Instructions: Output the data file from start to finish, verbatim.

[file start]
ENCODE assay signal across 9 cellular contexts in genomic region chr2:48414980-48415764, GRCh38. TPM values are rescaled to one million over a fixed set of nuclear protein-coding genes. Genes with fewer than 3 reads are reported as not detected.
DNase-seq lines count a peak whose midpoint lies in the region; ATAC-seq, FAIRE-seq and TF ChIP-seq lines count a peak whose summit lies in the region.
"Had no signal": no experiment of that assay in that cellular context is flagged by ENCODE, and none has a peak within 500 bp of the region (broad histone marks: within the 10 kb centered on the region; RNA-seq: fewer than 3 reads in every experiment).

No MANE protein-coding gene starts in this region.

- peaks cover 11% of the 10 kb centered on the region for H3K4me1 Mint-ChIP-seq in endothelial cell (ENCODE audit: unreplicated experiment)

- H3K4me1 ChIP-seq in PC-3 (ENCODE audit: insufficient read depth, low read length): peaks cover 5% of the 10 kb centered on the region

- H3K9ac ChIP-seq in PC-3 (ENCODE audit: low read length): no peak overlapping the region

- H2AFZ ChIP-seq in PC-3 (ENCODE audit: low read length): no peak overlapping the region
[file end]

ENCODE assay signal across 9 cellular contexts in genomic region chr2:48414980-48415764, GRCh38. TPM values are rescaled to one million over a fixed set of nuclear protein-coding genes. Genes with fewer than 3 reads are reported as not detected.
DNase-seq lines count a peak whose midpoint lies in the region; ATAC-seq, FAIRE-seq and TF ChIP-seq lines count a peak whose summit lies in the region.
"Had no signal": no experiment of that assay in that cellular context is flagged by ENCODE, and none has a peak within 500 bp of the region (broad histone marks: within the 10 kb centered on the region; RNA-seq: fewer than 3 reads in every experiment).

No MANE protein-coding gene starts in this region.

- peaks cover 11% of the 10 kb centered on the region for H3K4me1 Mint-ChIP-seq in endothelial cell (ENCODE audit: unreplicated experiment)

- H3K4me1 ChIP-seq in PC-3 (ENCODE audit: insufficient read depth, low read length): peaks cover 5% of the 10 kb centered on the region

- H3K9ac ChIP-seq in PC-3 (ENCODE audit: low read length): no peak overlapping the region

- H2AFZ ChIP-seq in PC-3 (ENCODE audit: low read length): no peak overlapping the region